LXX transliteration scheme reveals much
Thanks to BibleWorks, I can tell how the Jews who translated into Greek pronounced BOTH the Hebrew and the Greek of that time. I'll go with their transliteration phonetics. That's how I learned Isaiah 53's Hebrew meter parsing, which lays out a prophecy map God uses to Daniel in Daniel 9. So that's how I'll learn to speak Bible Greek, too.
It's not hard. It's not possible that ai, ei, oi, and ui all have an "ee" sound. It's not possible that the beth with a dagesh transliterated with a Greek B (compare baraq, beth=house) have a "v" sound only. It's not possible that Greek D, which is transliterated for dalet with and without dagesh, to only have a dth sound. Letters are different for a reason.
Thank you for your kind help, and I will learn the modern Greek pronounciation (it's natural anyway, I always mix Greek sounds when reading) -- but I'm going to RELEARN Greek via the LXX transliteration. THAT would be closer to the Greek my Lord spoke.
Dr. Buth's 'Roman period' for koine pronunciation -- is it too long a span?
http://ibiblio.org/bgreek/forum/view...4e428b1b5c5304 is a thread in B-Greek related to the history of diacritical marks, and http://www.biblicallanguagecenter.co...pronunciation/ is a link to Dr. Buth's defense of how 1st-century Greek should be spoken. He uses 2nd-century texts as if the spelling indicated pronunciation for the whole NT period. Our English of 1611 is markedly different from today's. English pronunciation I was taught 50 years ago, is dissimilar from today's usage. I still aspirate 'stop' and 'top', for example.
So too, it seems that the pronunciation of Greek words differ in Paul's writing, versus Mary's. Using BW's GNT, I get a completely balanced meter in the Magnificat, whereas Paul rarely elides, in his balanced meter (Luke 1:46-55 versus Ephesians 1:3-14. Videos on the meter are in my 11 GGS series under 'brainouty' in Youtube.) Elision was an Attic practice for euphony, and apparently in Mary's day there was a hot debate over it. Later on, the fashion was to allow hiatus, for the sake of clarity. Paul therefore seldom elides.
So how much debate now ensues over Dr. Buth's timespan for his claim of Koine Greek pronunciation? Thank you in advance for your own time!
Postscript FYI: 1) Dr. Buth's arguments seem to be based on tracing elision history in order to derive 'authentic' pronunciation. 2) Bible has its own accounting meter system going back to Psalm 90 that I've been tracing; it has different elision patterns: almost no elision in Psalm 90, regular elision in Isaiah 53, rare elision in Daniel 9; frequent elision in Magnificat, rare elision in Ephesians 1. Those are the Bible sections I've shown in videos thus far, but there are hundreds of them in OT; probably more than two, in the NT. This is an accounting for TIME unique to Bible; it runs under but is related to, the text: TIME reference runs in a circle; first retrospectively, but ends prospectively (i.e., re prophecy). There are about 30 complex rhetorical style characteristics in these 'time poems' (for lack of a better term); I'm gradually learning what they are, from the texts. So for now, the videos just document the rhetorical styles live, from the text.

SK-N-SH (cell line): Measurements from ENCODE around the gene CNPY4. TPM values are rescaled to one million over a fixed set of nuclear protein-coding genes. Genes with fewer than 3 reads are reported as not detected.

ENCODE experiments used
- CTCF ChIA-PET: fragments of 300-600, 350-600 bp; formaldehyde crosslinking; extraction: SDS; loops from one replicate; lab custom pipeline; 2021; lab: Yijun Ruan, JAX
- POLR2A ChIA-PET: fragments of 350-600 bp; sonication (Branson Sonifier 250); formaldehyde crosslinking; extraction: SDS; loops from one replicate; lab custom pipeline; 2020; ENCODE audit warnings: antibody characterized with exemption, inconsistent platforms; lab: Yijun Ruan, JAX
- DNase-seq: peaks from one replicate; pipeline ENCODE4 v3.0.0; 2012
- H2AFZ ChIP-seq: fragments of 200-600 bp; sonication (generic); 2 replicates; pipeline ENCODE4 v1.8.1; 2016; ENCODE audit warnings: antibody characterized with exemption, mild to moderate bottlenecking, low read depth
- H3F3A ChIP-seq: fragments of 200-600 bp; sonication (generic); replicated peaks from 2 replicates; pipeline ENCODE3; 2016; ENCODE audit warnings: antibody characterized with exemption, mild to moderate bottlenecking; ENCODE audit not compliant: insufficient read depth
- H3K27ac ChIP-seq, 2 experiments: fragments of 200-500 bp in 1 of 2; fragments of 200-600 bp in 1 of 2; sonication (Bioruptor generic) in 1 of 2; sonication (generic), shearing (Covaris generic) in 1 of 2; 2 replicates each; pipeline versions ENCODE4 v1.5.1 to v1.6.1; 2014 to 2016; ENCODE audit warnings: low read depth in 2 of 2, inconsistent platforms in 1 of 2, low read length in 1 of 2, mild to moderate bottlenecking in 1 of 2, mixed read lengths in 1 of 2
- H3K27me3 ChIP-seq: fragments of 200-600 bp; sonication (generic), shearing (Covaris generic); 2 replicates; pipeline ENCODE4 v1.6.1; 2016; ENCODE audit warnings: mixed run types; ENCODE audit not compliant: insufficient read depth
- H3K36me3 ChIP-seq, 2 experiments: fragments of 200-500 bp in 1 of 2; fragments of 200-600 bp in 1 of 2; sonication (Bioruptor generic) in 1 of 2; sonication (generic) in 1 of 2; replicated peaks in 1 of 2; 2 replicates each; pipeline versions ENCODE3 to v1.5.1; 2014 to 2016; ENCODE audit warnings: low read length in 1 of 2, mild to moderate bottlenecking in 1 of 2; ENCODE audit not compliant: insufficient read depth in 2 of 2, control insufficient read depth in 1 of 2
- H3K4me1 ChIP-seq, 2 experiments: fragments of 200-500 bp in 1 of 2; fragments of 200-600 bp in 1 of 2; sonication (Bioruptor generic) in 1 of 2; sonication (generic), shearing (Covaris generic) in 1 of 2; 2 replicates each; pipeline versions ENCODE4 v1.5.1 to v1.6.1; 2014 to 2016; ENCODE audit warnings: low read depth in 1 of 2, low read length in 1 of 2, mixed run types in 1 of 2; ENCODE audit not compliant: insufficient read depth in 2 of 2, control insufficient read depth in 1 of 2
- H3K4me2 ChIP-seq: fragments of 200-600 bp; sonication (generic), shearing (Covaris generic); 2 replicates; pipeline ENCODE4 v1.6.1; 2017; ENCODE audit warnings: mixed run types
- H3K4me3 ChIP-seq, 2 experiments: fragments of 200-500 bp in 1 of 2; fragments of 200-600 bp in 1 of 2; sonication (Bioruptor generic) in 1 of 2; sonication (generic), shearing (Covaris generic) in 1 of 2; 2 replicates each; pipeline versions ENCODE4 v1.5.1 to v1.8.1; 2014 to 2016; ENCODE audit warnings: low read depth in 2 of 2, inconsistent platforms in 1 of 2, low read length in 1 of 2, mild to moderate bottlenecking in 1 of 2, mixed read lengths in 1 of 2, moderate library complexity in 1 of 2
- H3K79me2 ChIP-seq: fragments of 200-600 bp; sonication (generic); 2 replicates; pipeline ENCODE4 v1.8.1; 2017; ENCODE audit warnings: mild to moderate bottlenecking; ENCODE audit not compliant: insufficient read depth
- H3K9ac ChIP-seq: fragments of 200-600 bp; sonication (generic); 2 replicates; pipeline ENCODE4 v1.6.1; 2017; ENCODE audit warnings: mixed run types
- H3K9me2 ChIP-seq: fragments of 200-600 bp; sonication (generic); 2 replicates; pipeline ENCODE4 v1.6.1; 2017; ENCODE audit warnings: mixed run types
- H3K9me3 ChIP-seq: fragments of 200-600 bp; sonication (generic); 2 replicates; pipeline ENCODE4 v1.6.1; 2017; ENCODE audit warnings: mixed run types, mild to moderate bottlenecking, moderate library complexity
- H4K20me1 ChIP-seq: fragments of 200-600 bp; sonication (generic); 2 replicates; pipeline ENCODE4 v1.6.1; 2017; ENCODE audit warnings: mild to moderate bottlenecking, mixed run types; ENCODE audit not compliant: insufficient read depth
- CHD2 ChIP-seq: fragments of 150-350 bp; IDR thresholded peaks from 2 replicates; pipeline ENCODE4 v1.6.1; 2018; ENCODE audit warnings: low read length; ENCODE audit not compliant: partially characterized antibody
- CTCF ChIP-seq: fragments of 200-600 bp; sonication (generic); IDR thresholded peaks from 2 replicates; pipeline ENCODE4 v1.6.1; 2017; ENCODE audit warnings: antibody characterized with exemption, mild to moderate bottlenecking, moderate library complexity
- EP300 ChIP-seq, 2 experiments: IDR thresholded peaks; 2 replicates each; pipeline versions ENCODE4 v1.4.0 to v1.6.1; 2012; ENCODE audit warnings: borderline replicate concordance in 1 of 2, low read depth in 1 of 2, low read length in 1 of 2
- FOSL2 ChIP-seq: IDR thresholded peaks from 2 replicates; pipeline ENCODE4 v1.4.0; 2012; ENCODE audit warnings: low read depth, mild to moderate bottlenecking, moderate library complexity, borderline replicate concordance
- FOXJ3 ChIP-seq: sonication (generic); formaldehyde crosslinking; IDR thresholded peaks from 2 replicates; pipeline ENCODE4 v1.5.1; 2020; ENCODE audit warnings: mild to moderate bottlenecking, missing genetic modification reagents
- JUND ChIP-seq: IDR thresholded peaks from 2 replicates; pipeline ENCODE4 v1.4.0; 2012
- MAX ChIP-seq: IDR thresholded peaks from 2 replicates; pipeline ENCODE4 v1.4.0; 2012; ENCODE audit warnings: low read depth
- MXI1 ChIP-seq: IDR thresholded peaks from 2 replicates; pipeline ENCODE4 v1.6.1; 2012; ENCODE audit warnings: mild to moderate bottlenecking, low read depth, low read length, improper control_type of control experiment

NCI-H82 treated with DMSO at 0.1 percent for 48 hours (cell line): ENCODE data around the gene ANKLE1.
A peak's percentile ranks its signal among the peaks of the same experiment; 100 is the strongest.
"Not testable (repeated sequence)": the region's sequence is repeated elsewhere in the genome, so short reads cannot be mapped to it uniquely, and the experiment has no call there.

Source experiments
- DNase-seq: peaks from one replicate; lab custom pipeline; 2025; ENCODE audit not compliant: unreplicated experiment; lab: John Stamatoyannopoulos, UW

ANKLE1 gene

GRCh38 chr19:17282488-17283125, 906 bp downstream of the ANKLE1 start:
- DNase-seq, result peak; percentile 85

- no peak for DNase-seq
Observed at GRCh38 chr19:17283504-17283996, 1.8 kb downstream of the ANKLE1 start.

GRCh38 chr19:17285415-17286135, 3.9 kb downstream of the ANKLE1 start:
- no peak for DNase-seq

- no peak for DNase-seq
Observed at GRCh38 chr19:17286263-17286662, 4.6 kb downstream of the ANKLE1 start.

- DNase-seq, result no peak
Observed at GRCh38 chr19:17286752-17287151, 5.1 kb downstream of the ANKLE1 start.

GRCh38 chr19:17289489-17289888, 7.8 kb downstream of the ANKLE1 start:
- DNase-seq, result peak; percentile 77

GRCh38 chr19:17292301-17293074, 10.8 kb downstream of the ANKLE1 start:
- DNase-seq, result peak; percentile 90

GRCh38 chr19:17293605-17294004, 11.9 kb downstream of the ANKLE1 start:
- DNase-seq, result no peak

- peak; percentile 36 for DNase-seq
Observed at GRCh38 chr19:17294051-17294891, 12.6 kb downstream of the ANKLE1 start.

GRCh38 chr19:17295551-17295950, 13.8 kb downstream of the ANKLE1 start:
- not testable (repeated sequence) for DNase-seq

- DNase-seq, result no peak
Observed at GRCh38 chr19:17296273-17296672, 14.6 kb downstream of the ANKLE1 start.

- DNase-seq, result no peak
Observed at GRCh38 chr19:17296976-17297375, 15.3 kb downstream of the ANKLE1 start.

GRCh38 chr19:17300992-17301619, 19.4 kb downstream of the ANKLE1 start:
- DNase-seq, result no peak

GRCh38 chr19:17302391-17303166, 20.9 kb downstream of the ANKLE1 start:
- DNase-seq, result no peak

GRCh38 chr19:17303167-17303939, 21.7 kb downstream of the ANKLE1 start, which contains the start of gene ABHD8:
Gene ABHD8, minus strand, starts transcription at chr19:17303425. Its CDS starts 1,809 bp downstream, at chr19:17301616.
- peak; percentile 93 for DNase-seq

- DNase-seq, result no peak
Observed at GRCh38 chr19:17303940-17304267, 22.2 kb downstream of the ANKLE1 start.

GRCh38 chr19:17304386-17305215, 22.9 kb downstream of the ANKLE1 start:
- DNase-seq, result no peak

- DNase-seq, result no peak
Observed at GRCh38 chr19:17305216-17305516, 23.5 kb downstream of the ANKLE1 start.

Last edited by brainout; 03-28-2012 at 06:54 PM.
Reason: Adding Postscript
'brainouty' on Youtube
UPDATE on the pronunciation debate: BibleWorks flashcard module vs. ancient debate
As many of you know, BibleWorks 8 et seq. has a Greek pronunciation module. I just started listening to it. But did you know, that this very topic was debated in Augustus' day? Here's a link about it: http://books.google.com/books?id=SEs...els%22&f=false
If anyone can provide more information about that ancient debate, I'd be very grateful. Mary's Magnificat and Paul's Eph 1:3-14 are both metered based on the Psalm 90 model, but using Greek words; yet their pronunciation of the Greek words, CHANGED. So we might get closer to how they pronounced words, between Mary's day, and Paul's.
Also: it seems that, just as in modern times, there is a 'standard' and a 'common' way to pronounce words. So our current debate in the Buth camp, seems to focus on how common people pronounced words, based on their misspellings. But was that the 'standard' you were taught? And should we read Bible in light of 'standard' pronunciation, or 'common'? I vote the former. But if the standard CHANGED between Mary's time and Paul's, that would prove important. Mary elides. Paul rarely does. Neither quite follow either what we today call Erasmian, or the Buthian models.
Again, if you have more information on the debate during Augustus' time, I'd be most grateful to get it. THANK YOU!
'brainouty' on Youtube
Tags for this Thread